Leafy Vegetables – Go Green

Nutrition Expert- Saba Shaikh, Practicing Clinical Nutritionist, Mumbai.

When we think of health, we think green. When we think of nature, we think green. Green is a color associated with the good aspects of life, yet when it comes to dietary choices we generally have a certain reluctance towards this food group.

Why is it important to eat vegetables?

Eating vegetables provides health benefits — people who eat more vegetables and fruits as part of an overall healthy diet are likely to have a reduced risk of some chronic diseases. Vegetables provide nutrients vital for health and maintenance of your body.
Leafy greens including kale, spinach, arugula, and chard are the undeniable superstars of the food world. Low in calories, yet high in fiber, vitamins, and phytonutrients, greens are incredible for your health in more ways than you would even suspect.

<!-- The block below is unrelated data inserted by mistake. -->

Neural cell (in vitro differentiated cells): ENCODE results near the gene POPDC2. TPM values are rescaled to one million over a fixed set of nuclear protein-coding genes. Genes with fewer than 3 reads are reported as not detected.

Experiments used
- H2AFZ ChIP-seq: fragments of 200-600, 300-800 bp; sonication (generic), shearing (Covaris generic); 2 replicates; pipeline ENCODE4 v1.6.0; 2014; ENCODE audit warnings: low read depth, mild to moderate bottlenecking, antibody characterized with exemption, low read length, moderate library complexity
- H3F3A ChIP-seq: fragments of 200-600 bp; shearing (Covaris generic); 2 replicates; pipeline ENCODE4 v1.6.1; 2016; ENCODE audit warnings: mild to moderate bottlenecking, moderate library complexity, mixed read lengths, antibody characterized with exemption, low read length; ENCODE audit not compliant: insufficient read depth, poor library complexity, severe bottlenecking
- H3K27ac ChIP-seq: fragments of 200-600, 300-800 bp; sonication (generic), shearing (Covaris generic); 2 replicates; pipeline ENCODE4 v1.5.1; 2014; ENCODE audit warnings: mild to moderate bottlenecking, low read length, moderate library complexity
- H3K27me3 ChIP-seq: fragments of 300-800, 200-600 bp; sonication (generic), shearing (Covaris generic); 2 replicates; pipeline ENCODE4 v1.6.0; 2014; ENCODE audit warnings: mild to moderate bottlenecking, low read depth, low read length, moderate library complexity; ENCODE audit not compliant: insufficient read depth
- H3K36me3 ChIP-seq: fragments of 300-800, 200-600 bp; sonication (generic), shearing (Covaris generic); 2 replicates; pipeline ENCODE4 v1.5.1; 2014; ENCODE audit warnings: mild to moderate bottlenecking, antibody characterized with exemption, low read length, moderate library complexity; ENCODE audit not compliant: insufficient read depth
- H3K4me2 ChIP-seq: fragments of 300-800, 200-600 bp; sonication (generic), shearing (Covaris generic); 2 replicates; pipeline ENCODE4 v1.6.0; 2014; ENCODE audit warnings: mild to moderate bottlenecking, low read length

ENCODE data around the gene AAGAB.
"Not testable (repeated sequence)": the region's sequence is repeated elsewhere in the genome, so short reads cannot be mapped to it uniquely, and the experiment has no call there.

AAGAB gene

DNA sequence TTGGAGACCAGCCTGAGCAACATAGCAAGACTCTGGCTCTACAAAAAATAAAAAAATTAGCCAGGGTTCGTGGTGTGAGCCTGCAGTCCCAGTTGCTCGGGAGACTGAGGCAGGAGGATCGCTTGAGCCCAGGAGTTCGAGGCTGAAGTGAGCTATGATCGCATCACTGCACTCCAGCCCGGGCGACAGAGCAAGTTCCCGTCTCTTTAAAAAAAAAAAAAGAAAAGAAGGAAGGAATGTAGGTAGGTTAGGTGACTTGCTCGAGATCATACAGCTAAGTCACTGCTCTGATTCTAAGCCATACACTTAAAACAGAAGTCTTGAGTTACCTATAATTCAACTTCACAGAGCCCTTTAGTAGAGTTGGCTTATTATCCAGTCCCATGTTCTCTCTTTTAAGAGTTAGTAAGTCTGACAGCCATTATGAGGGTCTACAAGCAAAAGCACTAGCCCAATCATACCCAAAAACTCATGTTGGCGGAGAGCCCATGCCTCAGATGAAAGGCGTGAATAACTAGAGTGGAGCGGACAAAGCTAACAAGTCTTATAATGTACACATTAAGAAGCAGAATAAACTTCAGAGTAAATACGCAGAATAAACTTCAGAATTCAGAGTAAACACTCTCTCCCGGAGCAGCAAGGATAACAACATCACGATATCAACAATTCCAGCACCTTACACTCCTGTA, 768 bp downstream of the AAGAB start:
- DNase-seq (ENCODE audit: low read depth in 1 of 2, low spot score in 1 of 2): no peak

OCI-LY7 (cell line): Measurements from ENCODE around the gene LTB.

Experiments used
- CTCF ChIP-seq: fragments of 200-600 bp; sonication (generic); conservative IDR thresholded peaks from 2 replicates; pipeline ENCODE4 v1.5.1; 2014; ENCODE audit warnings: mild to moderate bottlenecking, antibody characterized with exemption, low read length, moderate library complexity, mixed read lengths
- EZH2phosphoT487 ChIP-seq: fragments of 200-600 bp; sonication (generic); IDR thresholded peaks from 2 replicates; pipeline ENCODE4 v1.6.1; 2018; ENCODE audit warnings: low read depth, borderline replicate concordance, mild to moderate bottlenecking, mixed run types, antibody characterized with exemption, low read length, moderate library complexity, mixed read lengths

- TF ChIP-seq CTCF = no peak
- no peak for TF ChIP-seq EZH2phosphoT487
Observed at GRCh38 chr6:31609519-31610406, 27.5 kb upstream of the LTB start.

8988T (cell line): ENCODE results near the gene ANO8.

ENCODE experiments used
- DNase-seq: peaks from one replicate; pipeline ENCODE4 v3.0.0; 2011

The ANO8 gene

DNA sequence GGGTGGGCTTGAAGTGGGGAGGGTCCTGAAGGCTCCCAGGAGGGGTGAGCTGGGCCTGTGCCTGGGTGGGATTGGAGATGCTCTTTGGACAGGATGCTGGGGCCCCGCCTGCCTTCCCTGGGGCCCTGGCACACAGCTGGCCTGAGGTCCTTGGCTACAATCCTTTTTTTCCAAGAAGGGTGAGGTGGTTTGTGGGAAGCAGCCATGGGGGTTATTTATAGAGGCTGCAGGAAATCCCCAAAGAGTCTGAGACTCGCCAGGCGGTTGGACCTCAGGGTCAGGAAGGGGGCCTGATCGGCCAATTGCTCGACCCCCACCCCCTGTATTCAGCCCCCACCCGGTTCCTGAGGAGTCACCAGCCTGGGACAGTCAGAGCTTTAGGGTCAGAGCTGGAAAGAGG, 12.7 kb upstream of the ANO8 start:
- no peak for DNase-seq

• Most vegetables are naturally low in fat and calories. None have cholesterol. (Sauces or seasonings may add fat, calories, and/or cholesterol.)
• Vegetables are important sources of many nutrients, including potassium, dietary fiber, folate (folic acid), vitamin A, and vitamin C.
• Diets rich in potassium may help to maintain healthy blood pressure. Vegetable sources of potassium include sweet potatoes, white potatoes, white beans, tomato products (paste, sauce, and juice), beet greens, soybeans, lima beans, spinach, lentils, and kidney beans.
• Dietary fiber from vegetables, as part of an overall healthy diet, helps reduce blood cholesterol levels and may lower risk of heart disease. Fiber is important for proper bowel function. It helps reduce constipation and diverticulosis. Fiber-containing foods such as vegetables help provide a feeling of fullness with fewer calories.